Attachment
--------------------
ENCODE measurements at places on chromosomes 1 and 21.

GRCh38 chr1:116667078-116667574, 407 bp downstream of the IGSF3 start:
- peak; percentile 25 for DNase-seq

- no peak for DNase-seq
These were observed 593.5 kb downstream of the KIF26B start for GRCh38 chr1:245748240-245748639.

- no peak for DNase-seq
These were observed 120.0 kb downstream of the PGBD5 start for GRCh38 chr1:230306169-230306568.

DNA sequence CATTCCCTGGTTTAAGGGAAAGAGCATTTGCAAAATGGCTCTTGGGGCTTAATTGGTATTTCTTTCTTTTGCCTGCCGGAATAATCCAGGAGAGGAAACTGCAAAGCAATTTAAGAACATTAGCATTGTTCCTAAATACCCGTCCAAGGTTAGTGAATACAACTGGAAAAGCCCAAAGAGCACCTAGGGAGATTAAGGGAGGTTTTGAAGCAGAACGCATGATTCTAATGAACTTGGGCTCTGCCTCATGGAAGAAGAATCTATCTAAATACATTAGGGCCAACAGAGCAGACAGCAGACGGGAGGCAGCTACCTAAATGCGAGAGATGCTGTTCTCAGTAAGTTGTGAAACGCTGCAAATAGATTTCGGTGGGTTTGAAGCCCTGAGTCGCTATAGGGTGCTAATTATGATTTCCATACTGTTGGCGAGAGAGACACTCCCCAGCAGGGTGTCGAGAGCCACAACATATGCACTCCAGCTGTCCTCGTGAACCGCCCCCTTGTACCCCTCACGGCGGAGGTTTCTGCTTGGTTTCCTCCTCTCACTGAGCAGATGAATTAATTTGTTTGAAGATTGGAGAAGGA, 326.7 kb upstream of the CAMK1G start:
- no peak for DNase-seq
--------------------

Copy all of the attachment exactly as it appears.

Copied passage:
ENCODE measurements at places on chromosomes 1 and 21.

GRCh38 chr1:116667078-116667574, 407 bp downstream of the IGSF3 start:
- peak; percentile 25 for DNase-seq

- no peak for DNase-seq
These were observed 593.5 kb downstream of the KIF26B start for GRCh38 chr1:245748240-245748639.

- no peak for DNase-seq
These were observed 120.0 kb downstream of the PGBD5 start for GRCh38 chr1:230306169-230306568.

DNA sequence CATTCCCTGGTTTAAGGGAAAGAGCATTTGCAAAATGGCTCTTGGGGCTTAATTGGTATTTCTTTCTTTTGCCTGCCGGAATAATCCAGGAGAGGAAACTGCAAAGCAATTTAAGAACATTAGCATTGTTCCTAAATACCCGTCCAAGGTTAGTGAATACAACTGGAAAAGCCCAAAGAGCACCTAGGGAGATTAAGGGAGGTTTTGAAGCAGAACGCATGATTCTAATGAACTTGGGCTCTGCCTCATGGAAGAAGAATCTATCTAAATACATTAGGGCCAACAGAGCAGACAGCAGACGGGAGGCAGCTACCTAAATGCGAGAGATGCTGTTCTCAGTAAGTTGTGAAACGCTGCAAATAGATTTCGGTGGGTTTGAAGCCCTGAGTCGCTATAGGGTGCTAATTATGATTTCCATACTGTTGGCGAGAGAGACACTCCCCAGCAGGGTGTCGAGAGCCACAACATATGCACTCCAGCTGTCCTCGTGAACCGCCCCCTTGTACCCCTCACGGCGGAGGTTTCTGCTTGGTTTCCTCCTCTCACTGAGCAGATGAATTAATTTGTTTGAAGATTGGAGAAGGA, 326.7 kb upstream of the CAMK1G start:
- no peak for DNase-seq